Kilidu

Kilidu is a small hamlet located some sixty miles north-west of Mtwara. It sits on the border between Lindi and Mtwara regions, although this particular fact needed some research to establish as none of the people I asked seemed to know nor particularly care. Kilidu doesn’t ‘officially’ exist.
It isn’t registered as a village and as a result receives no attention or investment from the government. And yet there are seventy traditional houses, housing, perhaps, three hundred people. The area surrounding Kilidu in a radius of five miles, on this remote plain, often flooded in the rainy season, is home to perhaps a further one thousand people. As many as 1500 people scratch the most meagre living. Health services, primary school and even fresh water are reached at Kitere, a three hour walk away. As a result, children don’t go to school; sick people don’t get to clinic; and disease, spread from unclean water, is rife.
Land here is owned by the Sisters of the Holy Redeemer and the nuns plan to cultivate this land to feed their assistance projects in other towns and villages around the region. Following the intervention of Mtwaralinks, we were able to secure sponsorship to provide a new solar powered pump for the bore hole and, most recently, this year, a brand new single classroom kindergarten. These are both the result of the generosity of Mr Charles Watkinson and his Leeds based engineering company, Corrocoat. Cash from Mtwaralinks is now going to be used to employ a Montessori trained nursery teacher for the kindergarten as well as teaching aids and other resources needed for the school. The kindergarten will also be used an informal school and community resource.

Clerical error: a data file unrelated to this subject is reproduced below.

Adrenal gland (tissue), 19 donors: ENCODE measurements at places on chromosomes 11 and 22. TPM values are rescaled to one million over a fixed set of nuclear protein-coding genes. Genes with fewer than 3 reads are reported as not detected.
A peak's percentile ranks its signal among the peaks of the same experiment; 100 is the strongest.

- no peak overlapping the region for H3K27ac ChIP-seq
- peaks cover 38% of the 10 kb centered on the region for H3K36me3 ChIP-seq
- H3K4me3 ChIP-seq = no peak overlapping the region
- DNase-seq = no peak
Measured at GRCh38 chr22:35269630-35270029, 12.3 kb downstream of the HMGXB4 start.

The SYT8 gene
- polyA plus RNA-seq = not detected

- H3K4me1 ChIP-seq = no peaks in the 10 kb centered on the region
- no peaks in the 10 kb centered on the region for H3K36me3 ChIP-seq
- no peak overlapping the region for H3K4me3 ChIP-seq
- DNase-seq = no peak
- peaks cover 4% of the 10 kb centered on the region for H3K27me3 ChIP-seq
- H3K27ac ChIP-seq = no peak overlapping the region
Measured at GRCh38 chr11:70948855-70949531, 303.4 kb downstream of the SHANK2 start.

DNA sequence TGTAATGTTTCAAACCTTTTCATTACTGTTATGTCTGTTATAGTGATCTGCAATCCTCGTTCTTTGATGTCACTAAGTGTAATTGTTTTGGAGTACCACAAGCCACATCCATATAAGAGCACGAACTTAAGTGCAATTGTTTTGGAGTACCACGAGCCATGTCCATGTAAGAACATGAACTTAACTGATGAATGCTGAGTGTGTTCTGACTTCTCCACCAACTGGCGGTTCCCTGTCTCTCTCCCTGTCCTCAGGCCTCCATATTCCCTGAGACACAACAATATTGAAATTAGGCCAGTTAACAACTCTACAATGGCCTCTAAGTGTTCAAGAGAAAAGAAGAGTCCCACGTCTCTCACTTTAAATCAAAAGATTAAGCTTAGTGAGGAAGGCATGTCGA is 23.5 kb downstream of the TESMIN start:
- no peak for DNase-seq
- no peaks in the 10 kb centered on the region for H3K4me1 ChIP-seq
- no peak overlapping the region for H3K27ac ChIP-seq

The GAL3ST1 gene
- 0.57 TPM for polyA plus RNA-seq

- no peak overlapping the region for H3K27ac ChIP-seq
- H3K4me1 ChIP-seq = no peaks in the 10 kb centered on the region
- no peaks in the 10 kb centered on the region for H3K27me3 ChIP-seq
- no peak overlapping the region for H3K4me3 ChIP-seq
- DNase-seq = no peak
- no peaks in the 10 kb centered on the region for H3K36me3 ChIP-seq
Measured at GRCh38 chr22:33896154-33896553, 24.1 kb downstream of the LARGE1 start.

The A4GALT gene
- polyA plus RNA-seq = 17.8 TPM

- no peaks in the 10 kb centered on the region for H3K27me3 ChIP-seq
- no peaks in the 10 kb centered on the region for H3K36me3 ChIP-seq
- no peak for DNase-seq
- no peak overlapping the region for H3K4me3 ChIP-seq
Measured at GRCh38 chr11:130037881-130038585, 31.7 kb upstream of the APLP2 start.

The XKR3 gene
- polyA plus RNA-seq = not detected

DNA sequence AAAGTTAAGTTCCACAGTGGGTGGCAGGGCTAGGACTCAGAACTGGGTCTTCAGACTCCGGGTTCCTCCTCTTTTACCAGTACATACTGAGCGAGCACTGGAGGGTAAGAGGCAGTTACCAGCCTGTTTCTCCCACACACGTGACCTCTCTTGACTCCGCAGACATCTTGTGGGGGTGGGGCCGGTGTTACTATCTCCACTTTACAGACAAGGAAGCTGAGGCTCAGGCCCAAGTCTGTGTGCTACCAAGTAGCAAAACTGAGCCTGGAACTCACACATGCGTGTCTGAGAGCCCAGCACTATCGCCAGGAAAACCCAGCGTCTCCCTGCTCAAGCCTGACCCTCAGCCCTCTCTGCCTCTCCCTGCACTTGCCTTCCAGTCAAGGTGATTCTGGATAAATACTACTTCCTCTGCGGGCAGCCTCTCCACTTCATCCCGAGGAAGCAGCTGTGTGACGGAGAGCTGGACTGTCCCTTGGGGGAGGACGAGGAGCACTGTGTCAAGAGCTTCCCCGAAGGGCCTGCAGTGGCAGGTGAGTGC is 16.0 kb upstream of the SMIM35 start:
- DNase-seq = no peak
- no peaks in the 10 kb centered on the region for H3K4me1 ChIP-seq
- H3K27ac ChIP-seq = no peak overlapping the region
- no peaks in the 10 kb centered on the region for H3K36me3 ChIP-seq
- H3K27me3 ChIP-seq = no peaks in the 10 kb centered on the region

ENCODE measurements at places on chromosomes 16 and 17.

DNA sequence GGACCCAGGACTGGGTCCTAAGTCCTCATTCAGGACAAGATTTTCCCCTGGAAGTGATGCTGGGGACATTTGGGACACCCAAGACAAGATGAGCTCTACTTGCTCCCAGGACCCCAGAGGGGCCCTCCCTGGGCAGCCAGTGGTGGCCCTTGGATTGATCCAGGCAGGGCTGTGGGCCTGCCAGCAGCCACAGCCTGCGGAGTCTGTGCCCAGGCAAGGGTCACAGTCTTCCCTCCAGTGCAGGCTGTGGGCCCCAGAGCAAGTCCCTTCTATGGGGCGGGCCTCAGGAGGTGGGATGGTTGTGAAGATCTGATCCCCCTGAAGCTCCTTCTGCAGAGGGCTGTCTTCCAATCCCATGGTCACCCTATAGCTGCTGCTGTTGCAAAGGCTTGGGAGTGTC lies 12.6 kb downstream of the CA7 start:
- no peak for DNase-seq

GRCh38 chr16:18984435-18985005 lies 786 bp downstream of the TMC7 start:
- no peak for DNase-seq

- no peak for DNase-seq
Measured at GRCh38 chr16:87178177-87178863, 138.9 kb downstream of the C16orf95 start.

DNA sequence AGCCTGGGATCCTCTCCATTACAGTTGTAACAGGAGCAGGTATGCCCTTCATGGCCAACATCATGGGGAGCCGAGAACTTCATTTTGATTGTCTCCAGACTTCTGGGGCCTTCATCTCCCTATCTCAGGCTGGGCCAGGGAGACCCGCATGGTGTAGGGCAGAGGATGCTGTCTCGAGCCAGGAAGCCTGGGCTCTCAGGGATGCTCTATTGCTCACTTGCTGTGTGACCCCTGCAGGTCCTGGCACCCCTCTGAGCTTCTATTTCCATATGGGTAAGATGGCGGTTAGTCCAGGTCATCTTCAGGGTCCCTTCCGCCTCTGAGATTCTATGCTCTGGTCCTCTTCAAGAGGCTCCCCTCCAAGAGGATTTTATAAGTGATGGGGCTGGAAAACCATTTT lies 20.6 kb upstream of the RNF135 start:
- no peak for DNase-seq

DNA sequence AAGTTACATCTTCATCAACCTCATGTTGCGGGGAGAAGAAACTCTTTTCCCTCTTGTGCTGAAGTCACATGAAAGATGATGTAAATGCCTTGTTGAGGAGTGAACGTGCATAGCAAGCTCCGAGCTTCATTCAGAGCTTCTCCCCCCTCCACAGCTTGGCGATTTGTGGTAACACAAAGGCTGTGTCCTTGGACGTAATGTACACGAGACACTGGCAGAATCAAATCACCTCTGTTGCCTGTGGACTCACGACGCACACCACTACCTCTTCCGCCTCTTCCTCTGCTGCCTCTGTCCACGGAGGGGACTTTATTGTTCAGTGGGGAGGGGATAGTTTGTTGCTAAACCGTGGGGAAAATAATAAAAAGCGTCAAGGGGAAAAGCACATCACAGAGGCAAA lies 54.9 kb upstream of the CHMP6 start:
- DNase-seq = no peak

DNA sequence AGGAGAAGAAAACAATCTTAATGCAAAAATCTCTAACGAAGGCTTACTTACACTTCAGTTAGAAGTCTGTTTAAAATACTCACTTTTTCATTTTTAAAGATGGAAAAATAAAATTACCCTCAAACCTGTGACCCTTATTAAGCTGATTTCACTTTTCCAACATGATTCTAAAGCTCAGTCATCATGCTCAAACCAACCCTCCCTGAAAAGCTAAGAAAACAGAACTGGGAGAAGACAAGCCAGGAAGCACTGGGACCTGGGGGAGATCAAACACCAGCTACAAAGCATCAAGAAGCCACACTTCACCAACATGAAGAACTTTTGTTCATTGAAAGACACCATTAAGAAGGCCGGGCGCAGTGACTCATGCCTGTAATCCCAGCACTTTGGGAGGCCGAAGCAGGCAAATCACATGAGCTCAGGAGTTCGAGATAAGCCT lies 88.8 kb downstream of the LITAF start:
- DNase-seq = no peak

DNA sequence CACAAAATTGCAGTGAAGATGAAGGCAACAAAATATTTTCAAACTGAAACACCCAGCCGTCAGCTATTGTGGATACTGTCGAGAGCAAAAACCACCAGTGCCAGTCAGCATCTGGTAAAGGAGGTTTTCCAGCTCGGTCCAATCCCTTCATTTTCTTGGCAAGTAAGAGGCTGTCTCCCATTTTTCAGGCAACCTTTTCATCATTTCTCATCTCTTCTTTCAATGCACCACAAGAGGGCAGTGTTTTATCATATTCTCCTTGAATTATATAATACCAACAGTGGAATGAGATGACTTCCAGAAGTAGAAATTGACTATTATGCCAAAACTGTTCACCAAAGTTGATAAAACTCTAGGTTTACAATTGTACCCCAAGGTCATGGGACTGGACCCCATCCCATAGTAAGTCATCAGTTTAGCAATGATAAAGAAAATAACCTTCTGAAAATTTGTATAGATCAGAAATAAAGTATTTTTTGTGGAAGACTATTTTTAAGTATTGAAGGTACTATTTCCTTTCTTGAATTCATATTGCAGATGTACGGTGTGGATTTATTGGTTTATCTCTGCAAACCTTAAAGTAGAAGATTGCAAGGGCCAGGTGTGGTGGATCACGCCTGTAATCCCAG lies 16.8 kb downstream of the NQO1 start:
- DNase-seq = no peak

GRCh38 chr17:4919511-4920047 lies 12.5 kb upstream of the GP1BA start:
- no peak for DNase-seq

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For the future, the community and those living in the surrounding area, need a clinic. Families need access to medicine; mothers and babies especially need access to medical care. A small clinic, staffed by qualified personnel, will save many lives and ease much suffering. To build a small clinic will cost about £20,000. A medical officer’s salary and living costs will be in the region of £2000 per year.
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This small community is getting larger year by year. With your help we have already provided fresh water and a small classroom/community hall but unless we help them get health services, our assistance will be as nothing. We must find a way of building the small clinic and raising the cash to employ a medical officer. I hope you can help.

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Developments Projects in Southern Tanzania